UNITED NATIONS (Reuters) - The U.N. Security Council is expected to vote on Friday on whether to impose an arms embargo on South Sudan, even though the U.S.-drafted measure is likely to fail despite warnings by U.N. officials of a possible genocide, diplomats said on Wednesday.
The resolution also proposes blacklisting South Sudan opposition figure Riek Machar, army chief Paul Malong and Information Minister Michael Makuei by subjecting them to an asset freeze and travel ban.
To be adopted, a resolution needs nine votes and no vetoes. Diplomats say that so far seven members were in favor, with the remaining eight planning to abstain. The United States has requested that a vote be held on Friday.
“Council members will need, each of us, to own our decisions. So the United States urges you to prepare to vote your conscience, and to vote to stand with the people of South Sudan,” Samantha Power, the U.S. ambassador to the United Nations, told the council on Monday.
The United States has been unable to win over its ally Japan, which last month deployed troops to a U.N. peacekeeping mission in South Sudan. It is focusing lobbying efforts on Senegal and Angola, diplomats said.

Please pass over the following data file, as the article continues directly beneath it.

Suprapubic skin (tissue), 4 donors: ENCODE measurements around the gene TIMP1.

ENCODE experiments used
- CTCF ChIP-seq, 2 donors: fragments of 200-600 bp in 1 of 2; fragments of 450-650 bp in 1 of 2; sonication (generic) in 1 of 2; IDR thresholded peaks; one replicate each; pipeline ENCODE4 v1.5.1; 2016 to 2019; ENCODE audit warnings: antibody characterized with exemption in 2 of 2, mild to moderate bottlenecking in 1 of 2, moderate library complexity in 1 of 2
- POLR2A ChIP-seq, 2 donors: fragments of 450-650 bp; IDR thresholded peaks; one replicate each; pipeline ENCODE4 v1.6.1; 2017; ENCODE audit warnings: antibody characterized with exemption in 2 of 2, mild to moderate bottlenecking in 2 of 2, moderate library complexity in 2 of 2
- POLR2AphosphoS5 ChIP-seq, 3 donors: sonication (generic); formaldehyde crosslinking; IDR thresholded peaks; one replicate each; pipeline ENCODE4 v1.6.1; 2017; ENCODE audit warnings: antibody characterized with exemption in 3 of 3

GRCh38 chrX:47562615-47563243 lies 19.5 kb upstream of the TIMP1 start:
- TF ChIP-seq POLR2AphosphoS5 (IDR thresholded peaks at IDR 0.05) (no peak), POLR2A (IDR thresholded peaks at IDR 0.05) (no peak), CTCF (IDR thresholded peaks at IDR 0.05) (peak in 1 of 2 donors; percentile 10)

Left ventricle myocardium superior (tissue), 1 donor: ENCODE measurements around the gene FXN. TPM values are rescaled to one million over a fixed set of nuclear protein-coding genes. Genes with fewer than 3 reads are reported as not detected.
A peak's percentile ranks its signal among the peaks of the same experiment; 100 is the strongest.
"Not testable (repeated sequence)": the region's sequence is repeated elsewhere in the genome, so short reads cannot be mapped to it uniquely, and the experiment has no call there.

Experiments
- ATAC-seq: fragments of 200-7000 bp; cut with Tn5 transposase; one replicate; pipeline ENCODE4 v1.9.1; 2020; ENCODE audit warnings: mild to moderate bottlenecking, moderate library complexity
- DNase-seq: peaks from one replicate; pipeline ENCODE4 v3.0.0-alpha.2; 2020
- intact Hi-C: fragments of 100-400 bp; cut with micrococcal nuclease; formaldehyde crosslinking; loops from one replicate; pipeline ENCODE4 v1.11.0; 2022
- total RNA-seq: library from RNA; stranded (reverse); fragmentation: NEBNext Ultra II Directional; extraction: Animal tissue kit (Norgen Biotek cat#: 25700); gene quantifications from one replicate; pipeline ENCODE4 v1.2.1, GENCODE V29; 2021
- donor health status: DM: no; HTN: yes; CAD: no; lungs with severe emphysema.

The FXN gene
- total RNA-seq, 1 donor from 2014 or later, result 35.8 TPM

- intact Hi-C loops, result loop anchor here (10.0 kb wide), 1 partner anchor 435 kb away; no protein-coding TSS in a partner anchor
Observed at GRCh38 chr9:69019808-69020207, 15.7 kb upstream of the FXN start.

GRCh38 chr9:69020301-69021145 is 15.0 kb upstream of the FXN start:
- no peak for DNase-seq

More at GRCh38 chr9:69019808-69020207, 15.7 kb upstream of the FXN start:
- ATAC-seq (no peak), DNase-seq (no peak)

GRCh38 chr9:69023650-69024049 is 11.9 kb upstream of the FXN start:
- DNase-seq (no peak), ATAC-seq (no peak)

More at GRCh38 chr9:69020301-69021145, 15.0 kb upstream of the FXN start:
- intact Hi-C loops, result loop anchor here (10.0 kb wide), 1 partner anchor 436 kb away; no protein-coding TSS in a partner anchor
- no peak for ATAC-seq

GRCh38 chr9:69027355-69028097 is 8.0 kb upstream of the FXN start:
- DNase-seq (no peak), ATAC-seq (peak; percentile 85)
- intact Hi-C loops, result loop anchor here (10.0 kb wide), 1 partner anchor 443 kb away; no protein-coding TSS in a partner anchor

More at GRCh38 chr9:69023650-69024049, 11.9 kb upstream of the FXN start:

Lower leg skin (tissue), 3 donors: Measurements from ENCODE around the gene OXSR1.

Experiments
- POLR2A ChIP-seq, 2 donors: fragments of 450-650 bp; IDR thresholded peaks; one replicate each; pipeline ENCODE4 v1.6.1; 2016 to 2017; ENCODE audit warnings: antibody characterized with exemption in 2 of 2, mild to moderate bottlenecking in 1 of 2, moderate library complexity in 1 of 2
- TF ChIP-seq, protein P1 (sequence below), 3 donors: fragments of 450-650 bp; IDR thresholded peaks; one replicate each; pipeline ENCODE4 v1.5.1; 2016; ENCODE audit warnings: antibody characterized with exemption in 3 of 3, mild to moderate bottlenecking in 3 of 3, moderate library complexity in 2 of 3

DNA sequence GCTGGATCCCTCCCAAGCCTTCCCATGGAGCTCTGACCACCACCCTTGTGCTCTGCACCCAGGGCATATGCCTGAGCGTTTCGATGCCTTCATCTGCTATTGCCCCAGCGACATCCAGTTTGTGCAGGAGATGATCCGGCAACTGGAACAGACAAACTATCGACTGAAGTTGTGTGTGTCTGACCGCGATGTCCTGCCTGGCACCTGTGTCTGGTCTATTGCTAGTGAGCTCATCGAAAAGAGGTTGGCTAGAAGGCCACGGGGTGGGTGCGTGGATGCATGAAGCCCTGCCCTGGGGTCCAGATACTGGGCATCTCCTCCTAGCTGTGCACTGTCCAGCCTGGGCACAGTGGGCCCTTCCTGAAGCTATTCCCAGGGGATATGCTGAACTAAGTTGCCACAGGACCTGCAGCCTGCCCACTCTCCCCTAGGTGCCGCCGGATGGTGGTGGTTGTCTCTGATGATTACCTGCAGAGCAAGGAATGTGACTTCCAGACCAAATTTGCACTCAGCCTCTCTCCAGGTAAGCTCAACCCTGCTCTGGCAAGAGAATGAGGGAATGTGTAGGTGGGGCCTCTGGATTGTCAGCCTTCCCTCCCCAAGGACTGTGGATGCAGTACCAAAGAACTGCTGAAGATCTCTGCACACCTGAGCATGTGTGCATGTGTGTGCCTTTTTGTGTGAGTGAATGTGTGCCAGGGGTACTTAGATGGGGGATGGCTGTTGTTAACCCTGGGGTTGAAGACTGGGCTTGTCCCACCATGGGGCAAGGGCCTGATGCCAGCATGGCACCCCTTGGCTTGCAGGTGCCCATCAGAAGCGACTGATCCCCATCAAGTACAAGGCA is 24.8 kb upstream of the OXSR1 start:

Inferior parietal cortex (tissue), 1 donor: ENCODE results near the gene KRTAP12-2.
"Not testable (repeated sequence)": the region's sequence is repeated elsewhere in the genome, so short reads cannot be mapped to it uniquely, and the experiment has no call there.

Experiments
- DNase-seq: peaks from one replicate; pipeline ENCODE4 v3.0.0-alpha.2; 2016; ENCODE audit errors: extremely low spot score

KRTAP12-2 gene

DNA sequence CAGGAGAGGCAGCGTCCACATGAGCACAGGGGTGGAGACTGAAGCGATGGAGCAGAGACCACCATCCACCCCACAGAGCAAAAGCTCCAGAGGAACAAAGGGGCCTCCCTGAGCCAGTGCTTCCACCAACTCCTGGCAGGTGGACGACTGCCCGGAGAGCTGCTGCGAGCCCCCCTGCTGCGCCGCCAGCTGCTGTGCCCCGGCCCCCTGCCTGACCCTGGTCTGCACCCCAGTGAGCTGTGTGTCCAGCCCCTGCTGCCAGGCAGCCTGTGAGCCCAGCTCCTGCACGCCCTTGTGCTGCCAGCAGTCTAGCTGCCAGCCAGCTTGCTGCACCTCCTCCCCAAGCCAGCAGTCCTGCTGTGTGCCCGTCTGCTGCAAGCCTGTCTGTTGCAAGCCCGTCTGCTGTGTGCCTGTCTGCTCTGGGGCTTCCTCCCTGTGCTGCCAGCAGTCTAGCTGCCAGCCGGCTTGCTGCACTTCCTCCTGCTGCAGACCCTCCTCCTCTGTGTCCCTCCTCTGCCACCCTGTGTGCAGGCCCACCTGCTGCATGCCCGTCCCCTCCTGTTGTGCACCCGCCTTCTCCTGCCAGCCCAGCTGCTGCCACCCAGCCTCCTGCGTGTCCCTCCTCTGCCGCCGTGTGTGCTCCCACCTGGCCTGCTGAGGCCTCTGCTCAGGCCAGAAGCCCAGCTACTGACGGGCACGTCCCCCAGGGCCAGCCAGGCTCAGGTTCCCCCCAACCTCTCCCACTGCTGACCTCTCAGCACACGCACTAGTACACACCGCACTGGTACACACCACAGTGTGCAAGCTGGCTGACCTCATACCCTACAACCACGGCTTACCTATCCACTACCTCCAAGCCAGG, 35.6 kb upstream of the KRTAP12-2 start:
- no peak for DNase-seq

“We urge all our council colleagues to vote in favor of that resolution on Friday. I don’t know whether enough of them will do so,” British U.N. Ambassador Matthew Rycroft told reporters on Wednesday. Political rivalry between South Sudan President Salva Kiir, an ethnic Dinka, and Marchar, his former deputy, led in 2013 to civil war that often has followed ethnic lines.
The pair signed a peace deal last year, but fighting has continued. Machar, a Nuer, fled in July and is now in South Africa.
U.N. Secretary-General Ban Ki-moon on Monday told the Security Council that he feared genocide was about to start in South Sudan unless immediate action is taken, renewing his months-old plea for an arms embargo.U.N. peacekeepers have been in South Sudan since the nation gained independence from Sudan in 2011, and there currently are some 13,700 U.N. troops and police in the country.
Reporting by Michelle Nichols Editing by W Simon